OKLAHOMA CITY – To strengthen Oklahoma families and the state’s economy, the Senate approved legislation Wednesday to establish work or training requirements to participate in the SoonerCare Medicaid program. House Bill 2932, authored by Sen. Adam Pugh and Rep. Glen Mulready, would instruct the Oklahoma Health Care Authority (OHCA) to seek waiver authority to modify Medicaid eligibility criteria to require documentation of the same education, skills, training, work or job activities currently required by the Supplemental Nutrition Assistance Program (SNAP).

“This bill follows direction from the federal government to help those Medicaid recipients who are working-aged and able-bodied get back into the workforce and become a self-sufficient, contributing member of society. It will align SoonerCare qualification requirements with those already in place for Oklahoma’s SNAP,” said Pugh, R-Edmond. “I grew up extremely poor and my mom, who was a single parent, worked three jobs to support our family. I would work as many jobs as necessary to take care of my family. This will encourage Medicaid recipients to take some personal responsibility in getting the education or job training they need to support themselves and their families.”

The bill would mirror federal Medicaid law and SNAP by exempting from the new eligibility requirements those individuals who are 19 years of age or younger or over 60 years old, pregnant, medically-certified as physically or mentally unfit for employment, or who are a parent or caretaker of a dependent child under a year old.

According to the OHCA, there are approximately 106,600 Oklahomans who are a part of the parent/caretaker group receiving Medicaid coverage who are able-bodied/working-aged adults 19 to 64 who are not pregnant, disabled or blind. Thirty-two percent of those recipients were male and 25 percent were two adults living in the same home and both receiving Medicaid coverage. An analysis by the agency of SoonerCare members covered in FY’17 found that around 8,000 out of those 106,600 would not have met any of the exemptions outlined in the bill.

Currently, more than 600,000 Oklahomans receive SNAP benefits (formerly known as food stamps) each month. In FY’17, there were more than one million Oklahomans enrolled in SoonerCare Medicaid with nearly 796,000 SoonerCare recipients in March 2018. OHCA also noted there are nearly 81,000 SoonerCare recipients who also receive SNAP benefits.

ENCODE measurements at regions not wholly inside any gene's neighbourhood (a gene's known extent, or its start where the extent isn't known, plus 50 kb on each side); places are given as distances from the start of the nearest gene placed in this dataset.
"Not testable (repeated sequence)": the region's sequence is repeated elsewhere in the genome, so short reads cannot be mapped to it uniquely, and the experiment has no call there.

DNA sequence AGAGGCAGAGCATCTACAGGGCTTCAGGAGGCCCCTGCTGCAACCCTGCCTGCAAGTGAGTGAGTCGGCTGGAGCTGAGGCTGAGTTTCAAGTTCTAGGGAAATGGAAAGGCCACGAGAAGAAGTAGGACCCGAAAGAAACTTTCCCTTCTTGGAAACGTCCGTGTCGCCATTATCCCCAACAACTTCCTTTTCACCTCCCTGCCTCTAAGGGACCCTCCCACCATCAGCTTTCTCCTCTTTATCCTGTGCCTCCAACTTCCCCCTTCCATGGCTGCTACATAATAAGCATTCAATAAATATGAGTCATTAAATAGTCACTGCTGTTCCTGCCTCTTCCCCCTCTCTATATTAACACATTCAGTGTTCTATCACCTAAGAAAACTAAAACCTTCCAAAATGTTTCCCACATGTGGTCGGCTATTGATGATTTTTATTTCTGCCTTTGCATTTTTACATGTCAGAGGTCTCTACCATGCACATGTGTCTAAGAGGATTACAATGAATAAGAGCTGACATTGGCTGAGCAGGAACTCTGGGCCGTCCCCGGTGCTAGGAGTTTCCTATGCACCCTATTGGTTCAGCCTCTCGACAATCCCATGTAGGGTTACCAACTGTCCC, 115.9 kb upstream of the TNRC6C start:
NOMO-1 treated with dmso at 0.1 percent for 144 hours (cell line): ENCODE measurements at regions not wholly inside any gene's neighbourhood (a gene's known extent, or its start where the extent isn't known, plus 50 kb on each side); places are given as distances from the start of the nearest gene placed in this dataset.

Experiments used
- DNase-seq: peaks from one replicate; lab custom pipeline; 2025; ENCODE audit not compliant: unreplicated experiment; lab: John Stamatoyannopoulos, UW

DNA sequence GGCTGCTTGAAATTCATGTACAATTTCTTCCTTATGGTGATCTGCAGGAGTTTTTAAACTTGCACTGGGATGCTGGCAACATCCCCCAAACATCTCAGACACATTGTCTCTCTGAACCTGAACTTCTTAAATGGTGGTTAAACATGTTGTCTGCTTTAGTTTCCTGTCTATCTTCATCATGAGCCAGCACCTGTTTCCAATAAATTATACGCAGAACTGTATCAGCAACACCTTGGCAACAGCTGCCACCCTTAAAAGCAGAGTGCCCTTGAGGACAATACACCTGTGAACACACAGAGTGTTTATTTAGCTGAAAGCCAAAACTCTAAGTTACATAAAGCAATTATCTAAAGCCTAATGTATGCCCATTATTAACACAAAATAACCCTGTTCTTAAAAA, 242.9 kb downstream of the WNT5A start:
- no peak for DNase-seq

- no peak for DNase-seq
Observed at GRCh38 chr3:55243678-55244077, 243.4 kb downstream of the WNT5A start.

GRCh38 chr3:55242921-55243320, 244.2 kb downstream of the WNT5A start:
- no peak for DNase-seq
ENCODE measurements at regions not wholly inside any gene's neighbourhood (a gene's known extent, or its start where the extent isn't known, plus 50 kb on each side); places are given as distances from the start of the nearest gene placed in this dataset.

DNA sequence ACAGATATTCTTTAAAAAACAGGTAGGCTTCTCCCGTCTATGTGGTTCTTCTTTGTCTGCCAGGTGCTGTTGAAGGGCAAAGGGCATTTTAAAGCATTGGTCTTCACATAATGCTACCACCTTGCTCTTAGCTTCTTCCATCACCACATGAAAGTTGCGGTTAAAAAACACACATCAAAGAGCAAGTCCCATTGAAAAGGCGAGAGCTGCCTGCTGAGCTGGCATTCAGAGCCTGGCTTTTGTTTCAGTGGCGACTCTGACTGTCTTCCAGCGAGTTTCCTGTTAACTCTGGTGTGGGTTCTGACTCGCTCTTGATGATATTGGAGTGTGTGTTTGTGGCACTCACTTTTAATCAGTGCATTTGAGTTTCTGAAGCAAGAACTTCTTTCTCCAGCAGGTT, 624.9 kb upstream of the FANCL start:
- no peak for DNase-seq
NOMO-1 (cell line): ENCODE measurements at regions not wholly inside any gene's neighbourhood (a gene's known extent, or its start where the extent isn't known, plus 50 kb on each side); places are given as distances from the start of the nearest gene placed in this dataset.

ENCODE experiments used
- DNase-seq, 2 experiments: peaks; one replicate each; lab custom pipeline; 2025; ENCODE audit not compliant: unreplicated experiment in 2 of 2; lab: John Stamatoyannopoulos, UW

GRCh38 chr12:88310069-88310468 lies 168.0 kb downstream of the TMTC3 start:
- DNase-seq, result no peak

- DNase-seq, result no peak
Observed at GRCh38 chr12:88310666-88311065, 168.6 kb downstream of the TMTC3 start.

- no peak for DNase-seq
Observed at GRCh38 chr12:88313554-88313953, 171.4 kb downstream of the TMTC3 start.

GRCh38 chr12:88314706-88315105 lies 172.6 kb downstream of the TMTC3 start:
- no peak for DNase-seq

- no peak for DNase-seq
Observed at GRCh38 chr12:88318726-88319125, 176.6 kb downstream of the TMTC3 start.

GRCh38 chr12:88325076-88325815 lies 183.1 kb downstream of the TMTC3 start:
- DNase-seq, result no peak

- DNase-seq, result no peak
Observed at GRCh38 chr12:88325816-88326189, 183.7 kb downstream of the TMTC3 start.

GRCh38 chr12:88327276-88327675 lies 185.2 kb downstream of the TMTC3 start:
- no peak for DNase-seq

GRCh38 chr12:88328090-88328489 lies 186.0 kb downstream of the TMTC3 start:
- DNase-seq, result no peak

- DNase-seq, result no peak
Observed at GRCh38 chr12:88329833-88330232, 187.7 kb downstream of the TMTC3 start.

The coauthor of the measure, Sen. Paul Rosino has been a strong advocate for the federal government’s push to get states to create work requirements for eligible Medicaid recipients.

“I applaud the Governor for championing these work requirements and my colleagues in the Senate and House for supporting them. This will provide these individuals with the tools, whether through education or job training, to help better their lives to be able to support themselves and their families,” said Rosino, R-Oklahoma. “We must break the cycle of government dependence that is getting worse with each generation. Since getting into office, personal responsibility and work requirements for able-bodied adults 19 to 64 has been one of my top priorities. I will continue to advocate for and support any legislation that helps strengthen Oklahoma families and our economy by helping more people become independent and self-sufficient.”

The bill now returns to the House for final consideration. Besides being approved by the Governor, the new eligibility requirements would have to also be approved by the federal Centers for Medicare and Medicaid Services.

Senator Ikley-Freeman appointed to Education, Health, and Human Services Committees

OKLAHOMA CITY - Senate President Pro Tempore Mike Schulz, R-Altus, on Thursday announced the full membership of Senate committees. The committee assignments are effective through the end of the 56th Legislature.

District 37 State Senator Allison Ikley-Freeman, who represents Sand Springs, was appointed to the following committees:

  • Education Committee
  • Health and Human Services Committee